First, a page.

After the Flag Flying – Where do We Stand?

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Yesterday was the first year anniversary of the opening of the American and Cuban embassies in each others’ capital cities.  This anniversary commemorated the re-establishment of diplomatic relations between the two nations.  But how slowly these things move.

It was a ‘great moment’ in history when the United States and Cuba decided to abolish one of the last vestiges of the Cold War and restore diplomatic ties frozen for more than 50 years.  But it’s a slow process, somewhat akin to watching an iceberg melt.  The national flags flying over the embassies in Washington and Havana.  It’s a symbolic gesture without a doubt.  It signifies change, it signifies a moving forward.  Oh, but how slowly these things change.

The United States and Cuba have made some progress.  After the announcement in December of  2014, the U.S. – Cuba talks began in January 2015. That the two countries were prepared to reestablish formal diplomatic relations brought a sense of optimism and hope, even jubilance.

President Barack Obama visited Cuba, the first president to do so since the 1920s.  He had an open forum in Cuba.  One has to wonder when President Raul Castro will be able to do the same.

No doubt, some things have changed.  Cruise ships from Miami set sail, destination Havana.  An American hotel corporation won a joint venture agreement to renovate and manage three hotels in the capital.  The categories under which Americans can travel to Cuba expanded.  Obama increased the allowable amount for remittances sent to CubaCommercial flights were approved by the U.S. Department of Transport.

The two nations completed an exchange of prisoners.  Cuba was removed from the U.S. list of state-sponsored terrorism – although it never should have been on the list in the first place.  Cuba removed all restrictions on visitors to the Island.  Official visits and business delegations traveled to Cuba.  The voice of Americans and American business who wished to move forward, grew.

A bilateral commission was established to discuss issues and remaining challenges between the two nations.  Three of these discussions have already taken place.  There are more to come in the future.

Ten cooperation agreements concerning the environment and environmental protection, law enforcement, drug trafficking, disaster prevention, search and rescue, and meteorology were signed between the U.S. and Cuba.

Josefina Vidal, Director General of the United States Department of the Cuban Foreign Ministry, said in an interview Wednesday on the Granma news site, “We have worked for many years to successfully change U.S. policy toward Cuba.”

But there are still obstacles blocking what could be a flourishing and prosperous relationship between these two countries.  The U.S. and Cuba are ‘natural’ trade partners because of proximity.  Certainly the embassies are open and their flags fly proudly in the wind.  But the American embargo, or blockade as the Cubans so call it, still remains.  Without lifting of the embargo, there is no real movement towards “normalization.”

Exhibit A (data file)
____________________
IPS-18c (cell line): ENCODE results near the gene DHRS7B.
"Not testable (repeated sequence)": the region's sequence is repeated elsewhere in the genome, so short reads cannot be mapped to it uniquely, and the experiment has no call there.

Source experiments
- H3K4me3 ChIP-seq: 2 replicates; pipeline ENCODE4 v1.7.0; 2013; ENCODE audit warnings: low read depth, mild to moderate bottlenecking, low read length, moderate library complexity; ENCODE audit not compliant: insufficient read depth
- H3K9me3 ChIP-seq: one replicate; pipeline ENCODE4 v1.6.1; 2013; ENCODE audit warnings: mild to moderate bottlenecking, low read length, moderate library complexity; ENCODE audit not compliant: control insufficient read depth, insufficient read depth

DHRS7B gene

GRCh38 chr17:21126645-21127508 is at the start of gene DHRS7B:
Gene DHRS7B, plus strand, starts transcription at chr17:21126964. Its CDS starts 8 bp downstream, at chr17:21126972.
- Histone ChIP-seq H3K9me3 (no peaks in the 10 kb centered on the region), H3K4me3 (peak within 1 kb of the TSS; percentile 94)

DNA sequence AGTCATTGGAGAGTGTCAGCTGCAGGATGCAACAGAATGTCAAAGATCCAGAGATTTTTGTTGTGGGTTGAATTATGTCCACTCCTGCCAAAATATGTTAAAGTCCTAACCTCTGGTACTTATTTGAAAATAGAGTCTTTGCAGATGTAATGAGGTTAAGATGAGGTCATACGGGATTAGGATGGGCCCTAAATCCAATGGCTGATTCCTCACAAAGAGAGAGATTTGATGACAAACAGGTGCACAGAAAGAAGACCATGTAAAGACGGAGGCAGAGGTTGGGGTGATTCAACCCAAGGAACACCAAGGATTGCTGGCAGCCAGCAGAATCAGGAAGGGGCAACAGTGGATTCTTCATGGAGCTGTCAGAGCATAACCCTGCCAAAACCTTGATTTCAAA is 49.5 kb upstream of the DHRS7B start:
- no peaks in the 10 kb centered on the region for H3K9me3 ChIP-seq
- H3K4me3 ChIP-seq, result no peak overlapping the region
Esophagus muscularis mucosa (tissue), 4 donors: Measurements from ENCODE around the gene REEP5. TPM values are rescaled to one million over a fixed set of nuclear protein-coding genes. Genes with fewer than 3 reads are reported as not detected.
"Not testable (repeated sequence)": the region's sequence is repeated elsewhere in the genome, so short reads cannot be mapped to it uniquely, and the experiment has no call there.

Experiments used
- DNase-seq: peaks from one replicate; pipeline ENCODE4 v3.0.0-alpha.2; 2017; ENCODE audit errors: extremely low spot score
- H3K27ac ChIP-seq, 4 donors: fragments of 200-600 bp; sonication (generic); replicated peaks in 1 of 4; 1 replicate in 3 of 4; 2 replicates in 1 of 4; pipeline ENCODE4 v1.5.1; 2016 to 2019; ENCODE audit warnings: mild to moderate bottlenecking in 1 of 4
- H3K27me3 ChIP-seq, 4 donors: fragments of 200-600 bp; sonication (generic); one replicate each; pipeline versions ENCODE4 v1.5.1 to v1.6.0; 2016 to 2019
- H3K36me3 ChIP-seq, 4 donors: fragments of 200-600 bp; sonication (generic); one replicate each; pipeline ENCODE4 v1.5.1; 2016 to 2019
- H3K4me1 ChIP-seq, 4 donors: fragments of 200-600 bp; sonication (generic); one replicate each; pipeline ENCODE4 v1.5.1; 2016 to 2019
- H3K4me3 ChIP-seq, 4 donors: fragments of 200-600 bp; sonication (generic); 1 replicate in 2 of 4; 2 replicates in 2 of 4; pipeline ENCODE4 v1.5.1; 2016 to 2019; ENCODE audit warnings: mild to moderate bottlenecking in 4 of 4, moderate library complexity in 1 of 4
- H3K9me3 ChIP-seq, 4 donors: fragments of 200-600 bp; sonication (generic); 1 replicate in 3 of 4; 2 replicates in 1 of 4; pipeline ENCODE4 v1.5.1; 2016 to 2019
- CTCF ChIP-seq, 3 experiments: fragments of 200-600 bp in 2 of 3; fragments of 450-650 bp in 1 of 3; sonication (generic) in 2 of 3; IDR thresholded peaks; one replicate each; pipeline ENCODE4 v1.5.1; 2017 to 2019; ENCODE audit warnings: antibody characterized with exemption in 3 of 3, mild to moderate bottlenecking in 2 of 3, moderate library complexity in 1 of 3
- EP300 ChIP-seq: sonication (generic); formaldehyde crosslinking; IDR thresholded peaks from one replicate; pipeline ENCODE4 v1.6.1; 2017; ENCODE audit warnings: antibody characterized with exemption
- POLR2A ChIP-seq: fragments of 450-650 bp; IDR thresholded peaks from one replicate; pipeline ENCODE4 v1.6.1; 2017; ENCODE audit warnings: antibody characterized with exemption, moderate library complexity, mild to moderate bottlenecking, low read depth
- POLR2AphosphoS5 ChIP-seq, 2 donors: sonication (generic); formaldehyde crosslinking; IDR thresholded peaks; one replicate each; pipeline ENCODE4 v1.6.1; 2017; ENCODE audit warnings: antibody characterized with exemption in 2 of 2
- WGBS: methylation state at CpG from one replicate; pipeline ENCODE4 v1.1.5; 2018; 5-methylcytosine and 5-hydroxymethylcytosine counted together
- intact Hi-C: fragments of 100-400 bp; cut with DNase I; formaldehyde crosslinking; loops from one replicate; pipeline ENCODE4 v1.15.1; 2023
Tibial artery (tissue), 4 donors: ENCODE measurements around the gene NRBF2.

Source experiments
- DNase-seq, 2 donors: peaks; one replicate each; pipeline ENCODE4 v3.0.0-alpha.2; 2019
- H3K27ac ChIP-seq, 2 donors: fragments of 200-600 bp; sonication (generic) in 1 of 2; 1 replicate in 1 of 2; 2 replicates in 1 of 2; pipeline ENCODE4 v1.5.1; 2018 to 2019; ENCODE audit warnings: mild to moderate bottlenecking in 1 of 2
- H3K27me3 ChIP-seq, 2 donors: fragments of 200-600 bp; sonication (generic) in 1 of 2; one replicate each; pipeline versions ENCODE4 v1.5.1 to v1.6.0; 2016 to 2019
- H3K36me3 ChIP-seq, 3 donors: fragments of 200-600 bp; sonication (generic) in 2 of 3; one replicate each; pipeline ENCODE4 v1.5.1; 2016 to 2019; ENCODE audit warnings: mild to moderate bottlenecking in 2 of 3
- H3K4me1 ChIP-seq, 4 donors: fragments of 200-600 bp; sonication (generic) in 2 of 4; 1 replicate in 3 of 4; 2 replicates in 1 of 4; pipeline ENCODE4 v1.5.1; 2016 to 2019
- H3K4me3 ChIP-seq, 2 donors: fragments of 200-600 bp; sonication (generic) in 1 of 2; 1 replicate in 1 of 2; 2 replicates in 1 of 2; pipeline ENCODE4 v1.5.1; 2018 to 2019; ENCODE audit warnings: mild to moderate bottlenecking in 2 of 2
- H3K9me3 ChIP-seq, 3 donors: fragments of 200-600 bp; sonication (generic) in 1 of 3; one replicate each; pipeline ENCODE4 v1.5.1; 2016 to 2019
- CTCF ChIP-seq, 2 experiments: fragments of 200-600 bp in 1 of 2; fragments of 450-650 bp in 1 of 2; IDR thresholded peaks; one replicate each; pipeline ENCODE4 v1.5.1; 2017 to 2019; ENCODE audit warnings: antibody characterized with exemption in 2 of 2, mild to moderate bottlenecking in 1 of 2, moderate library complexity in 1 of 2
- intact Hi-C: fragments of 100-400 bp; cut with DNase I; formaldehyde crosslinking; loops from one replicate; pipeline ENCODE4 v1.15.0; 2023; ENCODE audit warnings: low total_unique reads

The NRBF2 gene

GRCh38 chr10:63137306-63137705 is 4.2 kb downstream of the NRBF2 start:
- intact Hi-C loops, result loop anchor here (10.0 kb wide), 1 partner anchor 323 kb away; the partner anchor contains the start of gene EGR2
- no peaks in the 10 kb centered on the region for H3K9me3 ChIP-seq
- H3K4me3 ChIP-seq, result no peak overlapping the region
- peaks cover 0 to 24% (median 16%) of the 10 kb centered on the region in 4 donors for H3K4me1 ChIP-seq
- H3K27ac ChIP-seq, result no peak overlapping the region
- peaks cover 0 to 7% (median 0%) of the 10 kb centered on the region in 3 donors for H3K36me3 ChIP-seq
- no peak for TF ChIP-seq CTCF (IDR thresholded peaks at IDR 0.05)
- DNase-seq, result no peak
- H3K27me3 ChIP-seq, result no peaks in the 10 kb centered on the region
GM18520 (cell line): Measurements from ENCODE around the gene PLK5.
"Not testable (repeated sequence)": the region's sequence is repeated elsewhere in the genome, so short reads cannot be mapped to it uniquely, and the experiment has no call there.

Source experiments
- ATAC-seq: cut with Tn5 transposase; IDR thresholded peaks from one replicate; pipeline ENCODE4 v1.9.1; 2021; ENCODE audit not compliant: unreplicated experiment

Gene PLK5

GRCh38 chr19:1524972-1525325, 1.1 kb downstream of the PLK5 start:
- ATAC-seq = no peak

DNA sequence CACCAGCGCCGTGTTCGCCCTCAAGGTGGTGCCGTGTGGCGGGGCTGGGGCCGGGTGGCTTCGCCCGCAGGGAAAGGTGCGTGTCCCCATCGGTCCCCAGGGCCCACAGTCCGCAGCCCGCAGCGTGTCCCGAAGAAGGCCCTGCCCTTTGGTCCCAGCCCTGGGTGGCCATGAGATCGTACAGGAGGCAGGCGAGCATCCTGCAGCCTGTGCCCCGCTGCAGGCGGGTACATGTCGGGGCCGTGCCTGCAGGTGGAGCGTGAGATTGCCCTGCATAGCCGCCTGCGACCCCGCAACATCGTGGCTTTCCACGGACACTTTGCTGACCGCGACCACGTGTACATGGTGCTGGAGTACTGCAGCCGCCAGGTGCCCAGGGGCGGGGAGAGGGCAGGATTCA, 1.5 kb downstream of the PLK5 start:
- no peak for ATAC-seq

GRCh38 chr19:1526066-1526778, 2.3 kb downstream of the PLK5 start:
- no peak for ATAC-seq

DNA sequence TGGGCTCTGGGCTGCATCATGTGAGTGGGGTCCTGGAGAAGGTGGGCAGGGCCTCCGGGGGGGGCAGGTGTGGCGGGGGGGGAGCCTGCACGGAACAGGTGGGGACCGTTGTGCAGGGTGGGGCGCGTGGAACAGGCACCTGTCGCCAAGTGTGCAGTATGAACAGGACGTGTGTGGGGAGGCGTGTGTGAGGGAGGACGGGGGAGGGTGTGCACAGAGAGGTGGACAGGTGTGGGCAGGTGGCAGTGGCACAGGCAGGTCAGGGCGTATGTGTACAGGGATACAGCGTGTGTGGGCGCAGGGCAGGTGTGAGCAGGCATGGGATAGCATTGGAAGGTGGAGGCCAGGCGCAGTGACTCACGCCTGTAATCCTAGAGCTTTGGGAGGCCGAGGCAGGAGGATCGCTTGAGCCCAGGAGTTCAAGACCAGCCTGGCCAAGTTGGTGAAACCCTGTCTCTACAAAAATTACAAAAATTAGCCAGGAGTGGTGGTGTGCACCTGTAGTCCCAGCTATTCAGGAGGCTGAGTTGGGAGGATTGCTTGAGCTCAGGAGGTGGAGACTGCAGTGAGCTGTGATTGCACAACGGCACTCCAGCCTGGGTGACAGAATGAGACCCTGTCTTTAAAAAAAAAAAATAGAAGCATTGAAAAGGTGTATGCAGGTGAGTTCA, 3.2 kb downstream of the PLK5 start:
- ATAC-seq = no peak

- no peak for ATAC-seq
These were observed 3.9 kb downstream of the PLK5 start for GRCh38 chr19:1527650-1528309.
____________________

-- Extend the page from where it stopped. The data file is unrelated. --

American businesses are eager to begin trade with Cuba but they can’t.  Cuban funds are still frozen in New York.  Only one bank, Stonegate Bank is brave enough to do business with Cuba.  Other banks in the U.S. are terrified of the U.S. Treasury Department fines and honestly, who could blame them? Americans are still not allowed to travel freely as tourists to Cuba, though they can travel freely to very “un-touristy” destinations like North Korea and Saudi Arabia.

One of the most difficult challenges facing Cuba can be seen in the world of finance and banking.  Cuba is still not permitted to make financial transactions in US dollars. Funds are frozen in the U.S. and Cuba is unable to obtain credit.  American exporters and business interests are still forbidden to offer credit terms to Cubans, services for Cuban diplomatic missions around the world are denied, and both American and international banks face astronomical fines when they provide financial services to Cuba.

Havana wants the embargo lifted, the return of Guantanamo, the end of activities that encourage subversion, and the end of the Cuban Adjustment Act.

Both Cuba and the U.S. want compensation but that’s going to be a very long and complicated conversation.  Cuba wants compensation for the adverse damages to its economy.  The U.S. wants compensation for properties nationalized by the Cuban government.

The United States has tried hard for regime change in Cuba.  Most observers would admit that it is a policy which hasn’t worked.  What it has achieved however, is to create severe economic damage to Cuba and immense suffering for the Cuban people.  And life in Cuba is predicted to become even more difficult for the average Cuban because of the current economic crisis.

For certain, some progress has been made. The first sign of progress were those national flags flying in the wind over the embassies.   There is much more that needs to be done.  The whole world is watching and waiting.

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